Sunday November 19, 6-9pm
Takahiko and Akiko Iimura’s Farewell Party

Taka and Akiko Iimura_s
From “I Love You”, 1973, single-channel video, 5 minutes – Image courtesy of the artist

Microscope invites you to a Farewell Party at the gallery this Sunday November 19, 6-9pm for Takahiko and Akiko Iimura, who will be returning to Japan this month after residing in New York since the 1960s.

The gallery has been working with Takahiko, a pioneering Japanese film and video artist, since its inaugural exhibition in September of 2010. We were also very fortunate to have been able to present a solo night of rare 16mm films by Akiko Iimura several years ago as part of the gallery’s event series.

Besides artists we work with, we consider Taka and Akiko not only our friends, but part of a family of artists that oceans cannot possibly separate.

Films and videos will be projected throughout the event.

“Although Taka was an active part of the New York avant-garde scene, he always remained an enigmatic, mysterious presence, pursuing his own unique route through the very center of the avant-garde cinema. While the intensity and the fire of the American avant-garde film movement inspired him and attracted him, his Japanese origins contributed decisively to his uncompromising explorations of cinema’s minimalist and conceptualist possibilities. He has explored this direction of cinema in greater depth than anyone else” – Jonas Mekas

I was not that conscious about “being born in Japan” so “decisively”. I think it is the result of my own choices, but I do feel that I have “explored the possibilities without compromising”. When it seems to me that I have carried out this exploration sufficiently, I am aware of having changed my choice (the style of the work). However, this is not because I have lost interest in a certain possibility, and I want to continue exploring it some other time in a different way. Just as my interest in imagism in the sixties appeared in a different form in my landscape videos of the eighties, my conceptualism of the seventies may reappear in a different form in the nineties. However, whether Tokyo will be an appropriate place to present this work is still an unknown. I think that even here I must make my work for an international audience. But can I be an “enigmatic, mysterious figure” in Tokyo? – Takahiko Iimura

Takahiko Iimura, born in Tokyo in 1937, is a pioneering artist known for his work with  film, video, installation, performance, and digital technologies spanning more than 50 years. Iimura first began working with film in 1960 and was instrumental in the burgeoning Japanese experimental and independent film scene. Iimura moved to the US on a Fellowship from Harvard University in 1966 and soon immersed himself in the mid-60s New York experimental film and art community. Early videos were included in exhibitions at the Museum of Modern Art of New York and PS1 (1975), and Centre Georges Pompidou in Paris, France (1977), while other performance based works and interactive installations were featured in the 1979 two-person exhibition “New Video” (with Shigeko Kubota) at the Whitney Museum of American Art, New York. Among the institutions that have exhibited Iimura’s works are Anthology Film Archives, New York, NY; Film Society of Lincoln Center, New York, NY; Guggenheim Museum, New York, NY; Metropolitan Museum of Art, New York, NY; Museum of Modern Art, New York, NY; The Kitchen, New York, NY; Los Angeles County Museum of Art, Los Angeles, CA; Pacific Film Archive, Berkley, CA; Walker Art Center, Minneapolis, MI; Carnegie Art Museum, Pittsburgh, PA; Cinémathèque Française, Paris, France; Centre Georges Pompidou, Paris, France; Jeu de Paume, Paris, France; Tate Modern, London, UK; Serpentine Galleries, London, UK; among others. Iimura’s work is in the Collections of the Metropolitan Museum of Art, New York; Fondazione La Biennale di Venezia, Venice, Italy;  Centre Georges Pompidou, Paris, France; Museo Nacional Centro de Arte Reina Sofia, Madrid, Spain; Neuer Berliner Kunstverein, Berlin, Germany; Tokyo Metropolitan Art Museum, Tokyo, Japan; and the Whitney Museum of American Art, New York; among others. Upcoming exhibitions include: “Before Projection: Video Sculpture 1974-1995” at MIT List Gallery, Cambridge, MA opening in February 2018.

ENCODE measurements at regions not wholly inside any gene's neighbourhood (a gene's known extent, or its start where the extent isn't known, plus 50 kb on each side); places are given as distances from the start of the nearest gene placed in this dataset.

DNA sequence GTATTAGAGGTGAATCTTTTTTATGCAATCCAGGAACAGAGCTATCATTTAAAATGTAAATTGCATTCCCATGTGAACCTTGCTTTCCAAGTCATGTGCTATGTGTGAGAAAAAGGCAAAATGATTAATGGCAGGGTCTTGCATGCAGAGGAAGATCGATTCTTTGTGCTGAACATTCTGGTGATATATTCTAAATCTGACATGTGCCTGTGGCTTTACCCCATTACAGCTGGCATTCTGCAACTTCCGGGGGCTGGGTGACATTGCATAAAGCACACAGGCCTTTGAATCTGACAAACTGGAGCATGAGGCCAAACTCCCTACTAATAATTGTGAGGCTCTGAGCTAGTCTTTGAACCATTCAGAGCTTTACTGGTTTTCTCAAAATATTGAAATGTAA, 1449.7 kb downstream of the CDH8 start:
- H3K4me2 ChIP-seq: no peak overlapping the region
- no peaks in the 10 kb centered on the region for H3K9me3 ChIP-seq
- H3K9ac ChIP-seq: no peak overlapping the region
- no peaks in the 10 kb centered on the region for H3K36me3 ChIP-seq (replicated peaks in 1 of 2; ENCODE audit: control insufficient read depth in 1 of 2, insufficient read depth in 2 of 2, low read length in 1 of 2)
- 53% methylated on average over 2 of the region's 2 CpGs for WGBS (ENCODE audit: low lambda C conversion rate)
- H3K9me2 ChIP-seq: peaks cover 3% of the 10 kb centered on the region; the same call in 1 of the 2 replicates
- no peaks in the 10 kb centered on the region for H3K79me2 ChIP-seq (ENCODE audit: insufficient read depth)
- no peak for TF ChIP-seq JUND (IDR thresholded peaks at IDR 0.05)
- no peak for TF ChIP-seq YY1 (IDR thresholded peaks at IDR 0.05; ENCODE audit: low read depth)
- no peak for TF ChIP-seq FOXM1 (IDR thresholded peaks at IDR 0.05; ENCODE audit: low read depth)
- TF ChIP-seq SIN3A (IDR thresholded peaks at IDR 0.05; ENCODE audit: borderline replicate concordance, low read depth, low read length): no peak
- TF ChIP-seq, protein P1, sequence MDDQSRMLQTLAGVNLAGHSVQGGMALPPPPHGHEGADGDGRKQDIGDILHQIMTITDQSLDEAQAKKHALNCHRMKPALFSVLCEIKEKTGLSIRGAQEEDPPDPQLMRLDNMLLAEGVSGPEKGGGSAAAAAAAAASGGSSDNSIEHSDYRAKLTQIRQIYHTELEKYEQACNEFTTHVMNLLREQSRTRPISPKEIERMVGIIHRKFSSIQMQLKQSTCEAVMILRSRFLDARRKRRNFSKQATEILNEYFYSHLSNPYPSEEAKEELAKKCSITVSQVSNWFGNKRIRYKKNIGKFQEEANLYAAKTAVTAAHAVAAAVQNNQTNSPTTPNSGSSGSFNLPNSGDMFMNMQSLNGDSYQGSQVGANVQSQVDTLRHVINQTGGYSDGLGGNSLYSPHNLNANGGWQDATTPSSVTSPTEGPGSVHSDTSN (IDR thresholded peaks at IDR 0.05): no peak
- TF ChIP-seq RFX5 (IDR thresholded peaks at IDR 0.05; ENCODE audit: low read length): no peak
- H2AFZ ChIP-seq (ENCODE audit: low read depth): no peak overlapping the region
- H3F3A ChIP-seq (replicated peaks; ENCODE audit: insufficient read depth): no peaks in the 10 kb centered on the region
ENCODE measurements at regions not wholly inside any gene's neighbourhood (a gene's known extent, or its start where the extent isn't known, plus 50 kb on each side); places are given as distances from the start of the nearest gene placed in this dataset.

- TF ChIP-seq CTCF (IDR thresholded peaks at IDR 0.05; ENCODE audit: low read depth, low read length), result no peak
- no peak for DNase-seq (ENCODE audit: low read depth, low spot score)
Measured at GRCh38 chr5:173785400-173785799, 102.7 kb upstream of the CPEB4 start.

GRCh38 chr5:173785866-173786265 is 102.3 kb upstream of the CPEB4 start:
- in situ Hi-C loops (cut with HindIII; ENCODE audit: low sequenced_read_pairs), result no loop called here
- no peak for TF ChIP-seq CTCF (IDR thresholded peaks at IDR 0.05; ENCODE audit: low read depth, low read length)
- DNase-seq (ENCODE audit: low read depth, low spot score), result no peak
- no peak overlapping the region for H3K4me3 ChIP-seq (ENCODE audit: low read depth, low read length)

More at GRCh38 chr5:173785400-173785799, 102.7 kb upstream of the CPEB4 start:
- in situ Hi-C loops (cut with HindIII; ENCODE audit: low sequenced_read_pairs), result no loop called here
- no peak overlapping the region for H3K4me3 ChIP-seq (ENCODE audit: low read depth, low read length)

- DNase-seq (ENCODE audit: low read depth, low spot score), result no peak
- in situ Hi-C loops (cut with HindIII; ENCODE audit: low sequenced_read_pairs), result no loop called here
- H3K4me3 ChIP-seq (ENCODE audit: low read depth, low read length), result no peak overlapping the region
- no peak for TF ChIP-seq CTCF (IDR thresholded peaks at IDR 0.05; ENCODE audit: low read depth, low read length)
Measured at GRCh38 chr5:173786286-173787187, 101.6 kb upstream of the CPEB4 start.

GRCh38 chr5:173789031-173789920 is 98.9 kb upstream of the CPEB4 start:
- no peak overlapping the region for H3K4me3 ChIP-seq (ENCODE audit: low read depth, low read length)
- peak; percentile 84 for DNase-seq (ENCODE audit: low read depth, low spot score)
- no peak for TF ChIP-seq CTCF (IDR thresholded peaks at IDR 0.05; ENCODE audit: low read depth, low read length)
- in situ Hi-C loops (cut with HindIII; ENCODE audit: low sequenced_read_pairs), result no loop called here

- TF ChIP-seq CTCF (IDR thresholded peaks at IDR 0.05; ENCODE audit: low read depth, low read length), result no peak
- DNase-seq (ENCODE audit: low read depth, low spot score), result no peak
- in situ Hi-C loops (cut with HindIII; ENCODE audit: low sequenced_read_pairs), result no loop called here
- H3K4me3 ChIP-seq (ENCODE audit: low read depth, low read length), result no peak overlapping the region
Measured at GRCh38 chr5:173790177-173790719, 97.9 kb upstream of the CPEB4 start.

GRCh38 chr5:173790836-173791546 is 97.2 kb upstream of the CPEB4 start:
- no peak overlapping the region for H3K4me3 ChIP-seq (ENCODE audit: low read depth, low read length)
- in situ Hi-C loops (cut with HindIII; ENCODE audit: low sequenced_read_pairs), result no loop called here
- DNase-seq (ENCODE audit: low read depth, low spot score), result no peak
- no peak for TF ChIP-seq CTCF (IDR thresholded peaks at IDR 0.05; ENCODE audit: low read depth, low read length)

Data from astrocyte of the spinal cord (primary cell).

Akiko Iimura was born in Tokyo, Japan and has lived in New York since the mid-60s. She appeared in several early films of her husband Takahiko Iimura and in the 1970s and 1980s made two 16mm films herself featuring original soundtracks by Belgium composer Jacques Bekaert. She has also been an editor, writer and sometimes photographer for various Japanese publications for many years. She was also the translator for the Japanese editions of  “Movie Journal” and “I Had Nowhere to Go” by Jonas Mekas. In recent years, Akiko Iimura has been an essayist for the Japanese community paper in New York.


With the underwriting support of the Robert D. Bielecki Foundation

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